How did the Simon Commission become a turning point in India's nationalist movement?

How did the Simon Commission become a turning point in India's nationalist movement?

The Simon Commission became a turning point in India's nationalist movement for the following reasons:

Question Answer
What was the Simon Commission? The Simon Commission was a group of seven British members of parliament appointed by the British government in 1927 to review and recommend changes to the constitutional arrangements in India.
Why was the Simon Commission controversial? The Simon Commission was controversial because it did not include any Indian members and was seen as a purely British initiative to control Indian affairs without consulting Indian leaders or representatives.
How did the Simon Commission become a turning point in India's nationalist movement? The Simon Commission became a turning point in India's nationalist movement because it led to widespread protests and boycotts by Indian political leaders and citizens. The failure of the British government to address the Indian demand for greater self-rule and representation ultimately led to the adoption of the Indian Independence Act of 1947, which granted India independence from British colonial rule.

1. Lack of Indian representation

The Simon Commission was an all-white British commission that was set up to review the constitutional arrangements in India. It did not include any Indian members, which was seen as a clear insult to the Indian people.

2. Widespread protests

The Indian National Congress, along with other political parties and organizations, boycotted the Simon Commission and organized widespread protests and demonstrations across the country. This showed the strength and unity of the Indian people in their struggle for self-rule.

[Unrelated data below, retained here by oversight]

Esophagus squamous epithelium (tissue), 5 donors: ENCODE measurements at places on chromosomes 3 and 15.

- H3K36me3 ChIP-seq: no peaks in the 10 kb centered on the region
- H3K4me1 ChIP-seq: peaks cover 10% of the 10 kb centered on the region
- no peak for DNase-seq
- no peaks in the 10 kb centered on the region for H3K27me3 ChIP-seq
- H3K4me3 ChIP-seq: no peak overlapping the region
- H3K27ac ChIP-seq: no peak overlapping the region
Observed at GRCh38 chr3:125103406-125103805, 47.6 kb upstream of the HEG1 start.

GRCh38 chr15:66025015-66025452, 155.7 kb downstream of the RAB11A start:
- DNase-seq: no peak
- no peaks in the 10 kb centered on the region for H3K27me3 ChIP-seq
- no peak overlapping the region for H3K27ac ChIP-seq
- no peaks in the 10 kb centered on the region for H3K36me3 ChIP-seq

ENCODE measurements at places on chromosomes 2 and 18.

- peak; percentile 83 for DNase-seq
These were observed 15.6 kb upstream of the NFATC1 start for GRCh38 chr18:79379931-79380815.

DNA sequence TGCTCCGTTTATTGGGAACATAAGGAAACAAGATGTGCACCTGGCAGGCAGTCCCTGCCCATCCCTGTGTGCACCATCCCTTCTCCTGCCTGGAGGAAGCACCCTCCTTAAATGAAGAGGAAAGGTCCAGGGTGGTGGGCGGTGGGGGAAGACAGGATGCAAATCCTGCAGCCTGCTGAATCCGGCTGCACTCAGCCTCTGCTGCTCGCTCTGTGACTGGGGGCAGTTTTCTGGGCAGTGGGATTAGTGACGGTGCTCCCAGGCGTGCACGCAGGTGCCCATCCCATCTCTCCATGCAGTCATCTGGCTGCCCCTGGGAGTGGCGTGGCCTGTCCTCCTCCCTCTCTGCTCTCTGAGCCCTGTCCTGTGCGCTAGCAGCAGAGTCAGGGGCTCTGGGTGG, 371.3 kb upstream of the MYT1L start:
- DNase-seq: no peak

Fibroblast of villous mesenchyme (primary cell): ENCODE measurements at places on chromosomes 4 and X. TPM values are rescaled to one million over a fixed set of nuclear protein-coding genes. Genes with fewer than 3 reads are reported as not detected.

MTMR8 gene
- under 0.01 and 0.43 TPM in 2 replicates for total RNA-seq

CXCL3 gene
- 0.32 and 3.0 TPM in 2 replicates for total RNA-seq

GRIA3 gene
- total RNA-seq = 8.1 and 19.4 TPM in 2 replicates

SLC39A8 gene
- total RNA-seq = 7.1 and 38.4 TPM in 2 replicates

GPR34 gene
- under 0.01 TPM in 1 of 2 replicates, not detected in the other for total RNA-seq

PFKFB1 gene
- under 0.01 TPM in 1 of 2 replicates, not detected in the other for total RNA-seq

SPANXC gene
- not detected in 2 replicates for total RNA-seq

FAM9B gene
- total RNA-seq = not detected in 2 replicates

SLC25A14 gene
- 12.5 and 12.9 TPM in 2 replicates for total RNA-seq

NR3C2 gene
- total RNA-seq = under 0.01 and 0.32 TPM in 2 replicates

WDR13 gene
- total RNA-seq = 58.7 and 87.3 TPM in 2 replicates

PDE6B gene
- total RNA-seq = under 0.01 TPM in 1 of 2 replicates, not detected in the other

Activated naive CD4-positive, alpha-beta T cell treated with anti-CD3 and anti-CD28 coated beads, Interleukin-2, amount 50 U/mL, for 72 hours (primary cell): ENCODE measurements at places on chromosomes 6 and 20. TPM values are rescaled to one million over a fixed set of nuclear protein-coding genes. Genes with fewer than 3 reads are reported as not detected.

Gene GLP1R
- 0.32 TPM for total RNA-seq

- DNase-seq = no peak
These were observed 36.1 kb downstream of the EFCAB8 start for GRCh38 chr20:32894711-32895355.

3. Formation of the Nehru Report

In response to the Simon Commission, the Indian National Congress appointed a committee under the leadership of Jawaharlal Nehru to draft a constitution for India. The resulting report, known as the Nehru Report, advocated for complete independence and laid the foundation for the future Indian constitution.

4. British refusal to accept demands

The Simon Commission's report, published in 1930, recommended limited reforms to the Indian constitution, but fell far short of Indian demands for self-rule and independence. This led to the further radicalization of the Indian nationalist movement and the escalation of the struggle for independence.

5. Gandhi's call for complete independence

In 1929, Mahatma Gandhi called for complete independence from British rule in India, marking a significant shift in the Indian nationalist movement's goals and strategies. The Simon Commission's failure to address Indian demands for self-rule and independence helped to mobilize support for Gandhi's call for complete independence.

Overall, the Simon Commission marked a turning point in India's nationalist movement by exposing the British government's unwillingness to grant meaningful constitutional reforms and by mobilizing widespread support for complete independence. It also helped to lay the foundation for the future Indian constitution and set the stage for the final push for independence that culminated in 1947.

Read More: Second Notes

The Simon Commission, appointed in 1927 by the British government to review and recommend constitutional changes in India, marked a significant turning point in India's nationalist movement. The Commission, led by Sir John Simon, consisted entirely of British officials and was seen as an insult to the Indian people, who had been demanding greater representation and self-rule. The Commission's failure to include any Indian members, coupled with its recommendations for limited constitutional reforms, led to widespread protests and marked a shift in the Indian nationalist movement's goals and strategies. This article will explore in detail how the Simon Commission became a turning point in India's nationalist movement.